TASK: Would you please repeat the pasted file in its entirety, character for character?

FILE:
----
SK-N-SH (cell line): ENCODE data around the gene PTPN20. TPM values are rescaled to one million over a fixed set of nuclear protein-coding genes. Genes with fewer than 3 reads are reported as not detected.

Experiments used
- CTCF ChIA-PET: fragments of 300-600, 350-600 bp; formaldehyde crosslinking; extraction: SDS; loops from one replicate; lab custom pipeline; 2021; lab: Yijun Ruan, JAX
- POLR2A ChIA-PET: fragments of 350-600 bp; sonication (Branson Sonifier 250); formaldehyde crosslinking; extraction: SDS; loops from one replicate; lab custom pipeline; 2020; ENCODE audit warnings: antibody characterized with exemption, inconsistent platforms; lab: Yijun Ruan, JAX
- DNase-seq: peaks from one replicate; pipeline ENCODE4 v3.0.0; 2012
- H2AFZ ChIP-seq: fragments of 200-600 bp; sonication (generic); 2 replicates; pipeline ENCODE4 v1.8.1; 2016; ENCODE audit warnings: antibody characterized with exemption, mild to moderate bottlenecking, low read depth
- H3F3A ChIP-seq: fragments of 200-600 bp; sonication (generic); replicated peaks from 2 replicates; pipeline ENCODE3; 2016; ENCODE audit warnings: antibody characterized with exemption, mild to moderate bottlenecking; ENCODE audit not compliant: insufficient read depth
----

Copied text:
SK-N-SH (cell line): ENCODE data around the gene PTPN20. TPM values are rescaled to one million over a fixed set of nuclear protein-coding genes. Genes with fewer than 3 reads are reported as not detected.

Experiments used
- CTCF ChIA-PET: fragments of 300-600, 350-600 bp; formaldehyde crosslinking; extraction: SDS; loops from one replicate; lab custom pipeline; 2021; lab: Yijun Ruan, JAX
- POLR2A ChIA-PET: fragments of 350-600 bp; sonication (Branson Sonifier 250); formaldehyde crosslinking; extraction: SDS; loops from one replicate; lab custom pipeline; 2020; ENCODE audit warnings: antibody characterized with exemption, inconsistent platforms; lab: Yijun Ruan, JAX
- DNase-seq: peaks from one replicate; pipeline ENCODE4 v3.0.0; 2012
- H2AFZ ChIP-seq: fragments of 200-600 bp; sonication (generic); 2 replicates; pipeline ENCODE4 v1.8.1; 2016; ENCODE audit warnings: antibody characterized with exemption, mild to moderate bottlenecking, low read depth
- H3F3A ChIP-seq: fragments of 200-600 bp; sonication (generic); replicated peaks from 2 replicates; pipeline ENCODE3; 2016; ENCODE audit warnings: antibody characterized with exemption, mild to moderate bottlenecking; ENCODE audit not compliant: insufficient read depth